Two weeks ago, when the young Phillies rode a winning streak to the West Coast, they spoke inside the clubhouse of the upcoming test that awaited them. The 10 games against three of the league's prohibitive favorites - Los Angeles, Chicago, and Washington - in 10 days served as a virtual measuring stick.

The Phillies owned a lead in nine of those 10 games, including Sunday's 6-5 comeback win over the Nationals. They have won just twice in their last 10, the sort of stretch that can wound a team.

"We went through that last year," Phillies manager Pete Mackanin said. "We were playing in so many close games. The pitching really held us together last year. Not so much this year. But we're doing the same thing this year. We're on the verge of becoming a better team."

The manager believed that even before Aaron Altherr launched a game-tying three-run homer in the eighth inning. But that blast served as some affirmation.

While it may not materialize in the immediate standings, these Phillies have improved. They are not in the class of the Dodgers, Cubs, and Nationals, but they are at least close enough to compete. They were outscored by just nine runs in the 10-game challenge, a number that reflects how most of the defeats were narrow.

For a rebuilding team, that can signal some progress.

"To get this win was huge," Altherr said. "Hopefully we can ride this and win more games."

"You have to admit," Mackanin said, "after losing five in a row, these guys were very resilient."

They were silenced for most of the chilled afternoon. Altherr's pinch-hit swing tied it after an afternoon of limited chances to score. The Phillies won it in the 10th on Freddy Galvis' sacrifice fly.

Odubel Herrera started the inning with a check-swing double. Altherr was intentionally walked. Vince Velasquez, asked to pinch-hit and bunt, dropped a perfect one in front of the mound that caused Nationals pitcher Blake Treinen to collide with his catcher, Jose Lobaton. Then Galvis delivered.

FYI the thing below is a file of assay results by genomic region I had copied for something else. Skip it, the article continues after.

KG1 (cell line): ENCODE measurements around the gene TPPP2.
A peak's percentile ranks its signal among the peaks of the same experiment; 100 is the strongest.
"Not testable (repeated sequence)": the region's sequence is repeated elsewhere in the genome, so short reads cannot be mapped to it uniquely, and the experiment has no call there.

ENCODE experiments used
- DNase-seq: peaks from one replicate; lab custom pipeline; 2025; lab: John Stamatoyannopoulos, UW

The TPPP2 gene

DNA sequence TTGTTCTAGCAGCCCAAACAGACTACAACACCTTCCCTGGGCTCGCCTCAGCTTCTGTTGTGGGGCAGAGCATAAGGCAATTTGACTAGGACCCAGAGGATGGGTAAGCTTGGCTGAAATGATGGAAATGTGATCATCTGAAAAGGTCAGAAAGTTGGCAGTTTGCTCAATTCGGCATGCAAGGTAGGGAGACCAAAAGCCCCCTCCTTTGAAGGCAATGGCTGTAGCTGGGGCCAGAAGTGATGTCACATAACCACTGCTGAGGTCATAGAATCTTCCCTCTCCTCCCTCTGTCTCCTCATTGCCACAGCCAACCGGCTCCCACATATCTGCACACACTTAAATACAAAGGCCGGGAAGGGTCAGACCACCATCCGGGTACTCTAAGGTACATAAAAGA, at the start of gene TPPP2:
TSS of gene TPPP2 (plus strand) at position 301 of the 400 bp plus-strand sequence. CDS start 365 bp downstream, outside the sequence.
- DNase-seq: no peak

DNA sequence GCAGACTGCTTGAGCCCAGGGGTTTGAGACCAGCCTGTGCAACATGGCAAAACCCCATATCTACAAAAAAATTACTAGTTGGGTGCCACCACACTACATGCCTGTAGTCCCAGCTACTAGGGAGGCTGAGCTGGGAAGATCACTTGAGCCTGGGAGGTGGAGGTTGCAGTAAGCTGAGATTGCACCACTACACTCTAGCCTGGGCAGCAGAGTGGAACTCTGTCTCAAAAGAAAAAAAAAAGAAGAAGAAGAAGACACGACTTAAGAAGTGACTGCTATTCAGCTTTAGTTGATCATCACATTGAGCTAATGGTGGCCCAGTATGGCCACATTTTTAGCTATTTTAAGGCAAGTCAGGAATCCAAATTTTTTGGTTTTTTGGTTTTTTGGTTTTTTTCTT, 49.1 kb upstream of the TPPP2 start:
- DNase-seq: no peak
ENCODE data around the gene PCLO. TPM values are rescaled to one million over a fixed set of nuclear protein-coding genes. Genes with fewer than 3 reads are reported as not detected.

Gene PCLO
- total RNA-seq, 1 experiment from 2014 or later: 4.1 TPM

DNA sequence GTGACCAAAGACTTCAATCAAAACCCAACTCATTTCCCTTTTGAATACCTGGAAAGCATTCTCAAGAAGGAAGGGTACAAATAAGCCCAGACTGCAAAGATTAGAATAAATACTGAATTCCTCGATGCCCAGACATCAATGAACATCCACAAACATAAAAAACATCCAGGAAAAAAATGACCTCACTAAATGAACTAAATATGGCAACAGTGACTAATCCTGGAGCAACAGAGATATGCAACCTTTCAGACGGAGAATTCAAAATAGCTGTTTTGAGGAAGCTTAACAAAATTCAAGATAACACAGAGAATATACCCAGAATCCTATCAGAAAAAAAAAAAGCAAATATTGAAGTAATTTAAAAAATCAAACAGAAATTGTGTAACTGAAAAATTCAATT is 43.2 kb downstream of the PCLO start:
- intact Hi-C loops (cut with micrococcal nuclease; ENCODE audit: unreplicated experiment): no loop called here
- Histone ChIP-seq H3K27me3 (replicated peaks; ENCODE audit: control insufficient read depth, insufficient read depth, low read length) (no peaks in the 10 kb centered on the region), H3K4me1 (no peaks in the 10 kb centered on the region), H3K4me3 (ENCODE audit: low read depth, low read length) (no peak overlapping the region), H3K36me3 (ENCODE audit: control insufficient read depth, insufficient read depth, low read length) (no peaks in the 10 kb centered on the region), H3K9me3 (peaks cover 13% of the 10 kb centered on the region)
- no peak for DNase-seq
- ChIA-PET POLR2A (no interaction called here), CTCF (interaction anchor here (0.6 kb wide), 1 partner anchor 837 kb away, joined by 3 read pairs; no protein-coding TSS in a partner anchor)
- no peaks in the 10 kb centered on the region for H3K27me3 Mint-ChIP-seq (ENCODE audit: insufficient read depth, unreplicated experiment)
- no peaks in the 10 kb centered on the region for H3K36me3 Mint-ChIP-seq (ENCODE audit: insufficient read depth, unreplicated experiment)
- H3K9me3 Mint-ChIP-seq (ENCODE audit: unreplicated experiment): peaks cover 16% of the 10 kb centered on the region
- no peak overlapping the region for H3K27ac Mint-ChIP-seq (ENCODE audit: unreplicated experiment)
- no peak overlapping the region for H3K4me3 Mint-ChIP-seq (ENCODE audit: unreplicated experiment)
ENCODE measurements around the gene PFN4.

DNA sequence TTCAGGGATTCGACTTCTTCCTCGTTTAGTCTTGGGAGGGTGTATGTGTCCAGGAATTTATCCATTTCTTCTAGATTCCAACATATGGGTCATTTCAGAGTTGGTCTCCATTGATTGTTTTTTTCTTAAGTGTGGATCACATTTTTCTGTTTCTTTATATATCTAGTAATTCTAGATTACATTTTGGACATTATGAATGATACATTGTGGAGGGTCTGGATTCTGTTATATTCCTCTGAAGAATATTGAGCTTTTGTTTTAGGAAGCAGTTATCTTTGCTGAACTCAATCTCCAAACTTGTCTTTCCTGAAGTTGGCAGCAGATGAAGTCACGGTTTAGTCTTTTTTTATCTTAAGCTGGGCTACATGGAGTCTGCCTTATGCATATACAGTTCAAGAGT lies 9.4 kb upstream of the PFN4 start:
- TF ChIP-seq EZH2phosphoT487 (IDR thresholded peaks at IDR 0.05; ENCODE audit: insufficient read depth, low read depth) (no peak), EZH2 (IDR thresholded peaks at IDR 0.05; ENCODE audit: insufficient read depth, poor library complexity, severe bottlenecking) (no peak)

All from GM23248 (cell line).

Altherr has emerged as one of the more intriguing figures on this Phillies team. He did not start Saturday or Sunday because of a sore left wrist injured while diving for a catch Friday night. His presence was missed.

He walked to the plate Sunday with two outs in the eighth inning. Washington manager Dusty Baker opted for veteran righthander Matt Albers to face Altherr.

The 26-year-old outfielder attacked a first-pitch slider. It landed 412 feet away, in the center-field stands.

"I'm looking forward to watching him play a little bit more," Mackanin said.

It was Altherr's 11th extra-base hit in his 74th plate appearance this season. He managed just 10 extra-base hits in 227 plate appearances in 2016, a sign that a significant wrist injury affected him until the end of the season. Now Altherr's spot in the Phillies lineup is guaranteed.

The Phillies have played 30 games this season. Nine have come against Washington, the team with the best record and the highest-scoring offense in baseball. The Nationals played this entire weekend without their best hitter, Bryce Harper, who sat out with a groin injury. They rested Ryan Zimmerman and his red-hot swing Sunday.

Still, the gap between these two franchises appears closer than in previous seasons. Washington has dropped 10 games in 2017. Four of those losses are to the Phillies. Washington's deep lineup of skilled hitters can overwhelm for three days, with mounds of evidence as to why this could be the Nationals' season. Their haphazard bullpen operates counter to that.

The Phillies were hitless until the fourth. Jayson Werth, this ballpark's villain, crushed two homers in the game's first five innings. Jeremy Hellickson could not complete five innings. The deficit widened with a wild Jake Thompson on the mound.

But, after 3 hours, 51 minutes of baseball, none of that mattered because Altherr rescued his teammates.